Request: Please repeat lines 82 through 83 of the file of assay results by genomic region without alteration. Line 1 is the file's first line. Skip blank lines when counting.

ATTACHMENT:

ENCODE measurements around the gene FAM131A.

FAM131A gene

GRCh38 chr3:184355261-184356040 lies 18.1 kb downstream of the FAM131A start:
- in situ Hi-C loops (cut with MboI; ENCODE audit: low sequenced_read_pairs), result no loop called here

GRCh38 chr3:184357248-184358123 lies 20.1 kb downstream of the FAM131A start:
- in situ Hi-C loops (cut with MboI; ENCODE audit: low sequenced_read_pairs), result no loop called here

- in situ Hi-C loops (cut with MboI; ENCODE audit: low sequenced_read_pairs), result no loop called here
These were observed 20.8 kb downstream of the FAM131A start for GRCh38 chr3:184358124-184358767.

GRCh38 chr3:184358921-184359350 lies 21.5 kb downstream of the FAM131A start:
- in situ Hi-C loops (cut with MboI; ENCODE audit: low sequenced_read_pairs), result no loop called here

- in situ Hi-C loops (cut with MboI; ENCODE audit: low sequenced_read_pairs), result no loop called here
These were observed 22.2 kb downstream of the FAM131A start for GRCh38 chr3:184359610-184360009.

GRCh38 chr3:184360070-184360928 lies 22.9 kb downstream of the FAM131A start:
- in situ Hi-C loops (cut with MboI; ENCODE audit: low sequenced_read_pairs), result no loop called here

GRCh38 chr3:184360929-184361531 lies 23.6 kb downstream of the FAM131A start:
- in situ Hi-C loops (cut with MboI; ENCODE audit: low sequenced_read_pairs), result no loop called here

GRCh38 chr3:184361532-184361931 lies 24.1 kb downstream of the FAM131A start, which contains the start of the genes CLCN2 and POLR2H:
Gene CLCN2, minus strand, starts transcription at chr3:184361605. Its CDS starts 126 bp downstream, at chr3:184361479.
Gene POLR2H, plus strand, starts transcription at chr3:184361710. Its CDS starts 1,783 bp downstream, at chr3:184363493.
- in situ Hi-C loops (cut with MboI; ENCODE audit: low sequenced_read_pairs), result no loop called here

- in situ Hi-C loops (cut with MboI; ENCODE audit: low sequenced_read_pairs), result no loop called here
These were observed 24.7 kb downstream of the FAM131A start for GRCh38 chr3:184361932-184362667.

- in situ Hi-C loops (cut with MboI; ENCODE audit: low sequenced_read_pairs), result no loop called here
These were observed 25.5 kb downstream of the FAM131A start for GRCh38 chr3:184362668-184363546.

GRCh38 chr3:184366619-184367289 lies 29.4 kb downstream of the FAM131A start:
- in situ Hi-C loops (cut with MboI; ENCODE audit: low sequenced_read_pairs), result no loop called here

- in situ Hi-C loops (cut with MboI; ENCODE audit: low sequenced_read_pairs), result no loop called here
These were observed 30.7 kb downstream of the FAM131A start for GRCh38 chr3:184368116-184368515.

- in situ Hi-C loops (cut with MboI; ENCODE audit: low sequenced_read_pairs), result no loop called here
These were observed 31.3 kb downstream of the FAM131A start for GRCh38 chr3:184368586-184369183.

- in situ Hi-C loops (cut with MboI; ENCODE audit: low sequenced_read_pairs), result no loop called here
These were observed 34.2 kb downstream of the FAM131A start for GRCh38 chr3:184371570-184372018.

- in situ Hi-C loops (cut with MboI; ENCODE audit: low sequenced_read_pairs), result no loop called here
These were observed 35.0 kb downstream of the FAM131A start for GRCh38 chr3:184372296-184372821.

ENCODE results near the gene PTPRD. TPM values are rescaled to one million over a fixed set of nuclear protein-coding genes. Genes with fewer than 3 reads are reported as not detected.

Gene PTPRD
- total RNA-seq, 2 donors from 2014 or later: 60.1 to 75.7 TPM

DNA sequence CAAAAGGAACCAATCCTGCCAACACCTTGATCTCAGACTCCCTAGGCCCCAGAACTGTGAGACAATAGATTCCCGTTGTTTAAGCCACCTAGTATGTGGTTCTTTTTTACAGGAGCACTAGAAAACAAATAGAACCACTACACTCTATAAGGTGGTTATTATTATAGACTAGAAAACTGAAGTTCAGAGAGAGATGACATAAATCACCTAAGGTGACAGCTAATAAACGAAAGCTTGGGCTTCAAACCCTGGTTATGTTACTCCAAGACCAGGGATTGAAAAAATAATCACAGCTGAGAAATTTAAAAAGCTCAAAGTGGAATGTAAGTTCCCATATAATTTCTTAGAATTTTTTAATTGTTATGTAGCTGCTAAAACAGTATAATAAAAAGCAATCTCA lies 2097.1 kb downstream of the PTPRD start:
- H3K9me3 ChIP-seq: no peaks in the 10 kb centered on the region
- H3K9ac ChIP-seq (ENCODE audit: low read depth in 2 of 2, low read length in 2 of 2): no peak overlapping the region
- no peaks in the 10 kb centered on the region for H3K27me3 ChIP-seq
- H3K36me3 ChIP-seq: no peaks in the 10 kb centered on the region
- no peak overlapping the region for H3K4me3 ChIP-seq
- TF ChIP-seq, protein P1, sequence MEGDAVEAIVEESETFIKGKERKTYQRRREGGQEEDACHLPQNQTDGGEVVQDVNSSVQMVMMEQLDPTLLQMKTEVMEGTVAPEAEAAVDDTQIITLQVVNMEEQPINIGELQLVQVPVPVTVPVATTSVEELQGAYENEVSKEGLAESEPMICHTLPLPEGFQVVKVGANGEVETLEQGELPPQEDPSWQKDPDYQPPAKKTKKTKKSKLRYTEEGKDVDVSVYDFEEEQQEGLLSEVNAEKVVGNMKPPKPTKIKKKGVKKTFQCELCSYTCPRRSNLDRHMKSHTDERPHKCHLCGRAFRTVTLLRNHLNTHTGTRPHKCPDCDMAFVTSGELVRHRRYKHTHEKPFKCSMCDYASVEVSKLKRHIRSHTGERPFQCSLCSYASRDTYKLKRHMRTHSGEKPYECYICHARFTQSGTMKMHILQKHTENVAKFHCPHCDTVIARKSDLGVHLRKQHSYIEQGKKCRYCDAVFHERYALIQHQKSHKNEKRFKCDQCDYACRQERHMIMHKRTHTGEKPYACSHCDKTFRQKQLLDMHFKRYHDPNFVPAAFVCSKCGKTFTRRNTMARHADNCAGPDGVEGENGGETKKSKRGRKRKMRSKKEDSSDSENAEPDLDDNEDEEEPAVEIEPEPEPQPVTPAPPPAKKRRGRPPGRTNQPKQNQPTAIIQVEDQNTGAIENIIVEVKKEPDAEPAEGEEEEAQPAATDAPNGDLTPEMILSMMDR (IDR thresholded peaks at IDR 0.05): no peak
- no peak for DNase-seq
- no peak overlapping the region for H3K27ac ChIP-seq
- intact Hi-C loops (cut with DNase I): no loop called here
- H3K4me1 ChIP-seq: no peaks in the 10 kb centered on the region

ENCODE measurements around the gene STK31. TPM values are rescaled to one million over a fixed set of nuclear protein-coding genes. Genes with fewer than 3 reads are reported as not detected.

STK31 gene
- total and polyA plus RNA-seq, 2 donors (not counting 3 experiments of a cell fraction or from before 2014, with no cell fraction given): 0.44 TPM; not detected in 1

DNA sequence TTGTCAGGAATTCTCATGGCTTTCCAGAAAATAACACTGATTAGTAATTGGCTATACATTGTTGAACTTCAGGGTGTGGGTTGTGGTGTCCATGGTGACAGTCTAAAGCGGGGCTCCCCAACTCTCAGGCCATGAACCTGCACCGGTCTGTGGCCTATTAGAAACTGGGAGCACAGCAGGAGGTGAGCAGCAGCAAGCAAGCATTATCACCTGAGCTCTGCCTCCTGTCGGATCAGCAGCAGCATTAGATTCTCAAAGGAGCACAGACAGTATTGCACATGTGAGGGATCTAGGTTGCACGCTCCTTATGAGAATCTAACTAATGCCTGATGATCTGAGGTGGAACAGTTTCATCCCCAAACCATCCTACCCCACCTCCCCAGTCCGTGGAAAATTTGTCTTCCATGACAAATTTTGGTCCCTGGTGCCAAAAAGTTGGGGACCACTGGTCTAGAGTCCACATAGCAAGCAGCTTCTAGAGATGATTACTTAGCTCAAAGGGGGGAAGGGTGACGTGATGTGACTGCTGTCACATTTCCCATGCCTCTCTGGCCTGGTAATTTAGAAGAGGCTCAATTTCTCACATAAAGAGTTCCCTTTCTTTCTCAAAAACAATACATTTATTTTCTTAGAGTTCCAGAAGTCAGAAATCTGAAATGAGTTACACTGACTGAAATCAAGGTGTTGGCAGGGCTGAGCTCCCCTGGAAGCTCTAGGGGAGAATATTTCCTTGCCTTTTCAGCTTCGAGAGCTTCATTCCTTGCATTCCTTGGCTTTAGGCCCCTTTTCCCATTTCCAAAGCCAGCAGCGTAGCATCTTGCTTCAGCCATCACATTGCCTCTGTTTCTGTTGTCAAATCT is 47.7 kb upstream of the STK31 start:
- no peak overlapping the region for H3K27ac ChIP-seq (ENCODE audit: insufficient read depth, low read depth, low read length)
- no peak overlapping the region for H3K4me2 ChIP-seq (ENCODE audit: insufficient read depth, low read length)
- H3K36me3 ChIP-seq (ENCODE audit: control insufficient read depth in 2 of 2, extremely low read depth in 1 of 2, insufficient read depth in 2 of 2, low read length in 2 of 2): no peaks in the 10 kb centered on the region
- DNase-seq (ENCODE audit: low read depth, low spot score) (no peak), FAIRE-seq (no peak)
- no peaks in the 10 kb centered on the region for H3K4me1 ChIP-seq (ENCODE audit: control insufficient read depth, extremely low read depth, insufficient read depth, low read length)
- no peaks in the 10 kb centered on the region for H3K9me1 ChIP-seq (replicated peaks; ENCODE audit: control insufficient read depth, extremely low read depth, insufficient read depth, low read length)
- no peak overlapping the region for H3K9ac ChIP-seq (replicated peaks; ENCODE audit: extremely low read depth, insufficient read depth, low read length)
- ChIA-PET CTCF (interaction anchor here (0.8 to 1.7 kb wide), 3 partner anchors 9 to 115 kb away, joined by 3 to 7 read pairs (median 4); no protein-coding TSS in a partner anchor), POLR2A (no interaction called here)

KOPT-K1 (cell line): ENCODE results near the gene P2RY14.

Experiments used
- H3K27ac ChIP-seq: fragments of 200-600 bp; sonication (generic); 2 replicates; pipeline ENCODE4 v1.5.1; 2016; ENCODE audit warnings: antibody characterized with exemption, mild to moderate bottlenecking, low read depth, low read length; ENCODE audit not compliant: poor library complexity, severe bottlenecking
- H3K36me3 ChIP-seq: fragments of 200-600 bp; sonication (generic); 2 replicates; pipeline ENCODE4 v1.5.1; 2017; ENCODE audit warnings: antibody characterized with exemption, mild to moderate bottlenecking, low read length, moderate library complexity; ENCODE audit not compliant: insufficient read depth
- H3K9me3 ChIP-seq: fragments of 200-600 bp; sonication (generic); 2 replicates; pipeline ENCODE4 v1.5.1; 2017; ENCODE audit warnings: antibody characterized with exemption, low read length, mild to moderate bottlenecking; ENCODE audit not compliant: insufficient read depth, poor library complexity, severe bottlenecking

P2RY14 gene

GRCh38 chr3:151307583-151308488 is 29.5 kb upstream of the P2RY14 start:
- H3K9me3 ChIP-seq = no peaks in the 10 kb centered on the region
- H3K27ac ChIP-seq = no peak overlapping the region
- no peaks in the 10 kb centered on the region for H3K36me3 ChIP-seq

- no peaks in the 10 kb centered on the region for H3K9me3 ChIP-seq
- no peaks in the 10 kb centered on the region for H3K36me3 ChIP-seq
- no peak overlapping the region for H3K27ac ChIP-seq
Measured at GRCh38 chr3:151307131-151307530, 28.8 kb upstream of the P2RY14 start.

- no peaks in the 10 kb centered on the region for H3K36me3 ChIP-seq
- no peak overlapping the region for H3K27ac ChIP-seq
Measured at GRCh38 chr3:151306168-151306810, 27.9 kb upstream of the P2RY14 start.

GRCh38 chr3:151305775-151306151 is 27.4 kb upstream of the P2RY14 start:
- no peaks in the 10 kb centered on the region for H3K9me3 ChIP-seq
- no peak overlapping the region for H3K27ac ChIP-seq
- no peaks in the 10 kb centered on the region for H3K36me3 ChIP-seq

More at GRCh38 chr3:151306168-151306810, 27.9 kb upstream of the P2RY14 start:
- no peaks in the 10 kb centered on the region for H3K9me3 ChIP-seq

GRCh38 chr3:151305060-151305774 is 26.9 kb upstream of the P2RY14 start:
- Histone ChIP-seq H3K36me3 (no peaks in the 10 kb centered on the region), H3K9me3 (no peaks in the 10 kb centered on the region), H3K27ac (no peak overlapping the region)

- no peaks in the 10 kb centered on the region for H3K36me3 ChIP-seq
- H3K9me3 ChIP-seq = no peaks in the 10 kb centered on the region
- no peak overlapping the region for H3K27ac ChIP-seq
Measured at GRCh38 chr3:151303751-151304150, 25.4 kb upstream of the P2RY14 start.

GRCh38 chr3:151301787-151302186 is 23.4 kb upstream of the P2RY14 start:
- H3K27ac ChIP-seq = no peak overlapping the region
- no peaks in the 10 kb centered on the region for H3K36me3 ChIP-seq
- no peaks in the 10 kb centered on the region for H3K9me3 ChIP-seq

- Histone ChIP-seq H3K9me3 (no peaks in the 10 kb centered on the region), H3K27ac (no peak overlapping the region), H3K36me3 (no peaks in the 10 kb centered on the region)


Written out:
More at GRCh38 chr3:151306168-151306810, 27.9 kb upstream of the P2RY14 start:
- no peaks in the 10 kb centered on the region for H3K9me3 ChIP-seq